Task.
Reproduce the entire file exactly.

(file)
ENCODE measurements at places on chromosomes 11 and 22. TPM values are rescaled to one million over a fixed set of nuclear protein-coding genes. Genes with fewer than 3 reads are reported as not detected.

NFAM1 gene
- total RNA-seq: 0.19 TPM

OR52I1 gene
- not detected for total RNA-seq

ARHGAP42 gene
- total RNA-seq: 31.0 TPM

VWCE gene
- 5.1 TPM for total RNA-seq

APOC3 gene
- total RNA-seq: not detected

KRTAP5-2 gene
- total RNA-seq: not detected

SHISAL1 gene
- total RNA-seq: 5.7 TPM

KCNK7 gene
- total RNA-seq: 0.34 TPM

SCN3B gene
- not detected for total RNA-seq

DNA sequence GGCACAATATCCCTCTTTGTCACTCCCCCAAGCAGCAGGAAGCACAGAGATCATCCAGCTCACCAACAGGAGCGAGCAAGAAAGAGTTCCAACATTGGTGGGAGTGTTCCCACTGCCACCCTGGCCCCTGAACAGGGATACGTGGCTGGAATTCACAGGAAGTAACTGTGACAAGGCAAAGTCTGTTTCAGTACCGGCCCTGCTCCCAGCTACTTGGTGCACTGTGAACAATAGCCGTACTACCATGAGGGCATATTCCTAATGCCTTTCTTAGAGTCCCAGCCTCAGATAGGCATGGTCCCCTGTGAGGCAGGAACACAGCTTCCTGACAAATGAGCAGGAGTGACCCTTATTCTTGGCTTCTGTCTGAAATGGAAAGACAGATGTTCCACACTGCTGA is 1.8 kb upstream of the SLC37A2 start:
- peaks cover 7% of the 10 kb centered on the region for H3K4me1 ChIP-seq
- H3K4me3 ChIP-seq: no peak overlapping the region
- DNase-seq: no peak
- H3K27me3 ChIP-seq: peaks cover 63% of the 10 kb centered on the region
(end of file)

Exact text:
ENCODE measurements at places on chromosomes 11 and 22. TPM values are rescaled to one million over a fixed set of nuclear protein-coding genes. Genes with fewer than 3 reads are reported as not detected.

NFAM1 gene
- total RNA-seq: 0.19 TPM

OR52I1 gene
- not detected for total RNA-seq

ARHGAP42 gene
- total RNA-seq: 31.0 TPM

VWCE gene
- 5.1 TPM for total RNA-seq

APOC3 gene
- total RNA-seq: not detected

KRTAP5-2 gene
- total RNA-seq: not detected

SHISAL1 gene
- total RNA-seq: 5.7 TPM

KCNK7 gene
- total RNA-seq: 0.34 TPM

SCN3B gene
- not detected for total RNA-seq

DNA sequence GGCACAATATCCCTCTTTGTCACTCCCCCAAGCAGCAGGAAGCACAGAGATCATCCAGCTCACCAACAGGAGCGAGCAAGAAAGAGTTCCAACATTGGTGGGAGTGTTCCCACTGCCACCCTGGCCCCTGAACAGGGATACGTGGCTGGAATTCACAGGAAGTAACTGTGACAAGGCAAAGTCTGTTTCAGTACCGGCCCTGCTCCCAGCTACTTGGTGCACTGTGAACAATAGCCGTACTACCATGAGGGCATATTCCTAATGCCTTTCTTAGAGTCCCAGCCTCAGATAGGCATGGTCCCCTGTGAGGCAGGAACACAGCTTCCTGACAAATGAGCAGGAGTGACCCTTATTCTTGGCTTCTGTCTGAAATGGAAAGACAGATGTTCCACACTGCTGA is 1.8 kb upstream of the SLC37A2 start:
- peaks cover 7% of the 10 kb centered on the region for H3K4me1 ChIP-seq
- H3K4me3 ChIP-seq: no peak overlapping the region
- DNase-seq: no peak
- H3K27me3 ChIP-seq: peaks cover 63% of the 10 kb centered on the region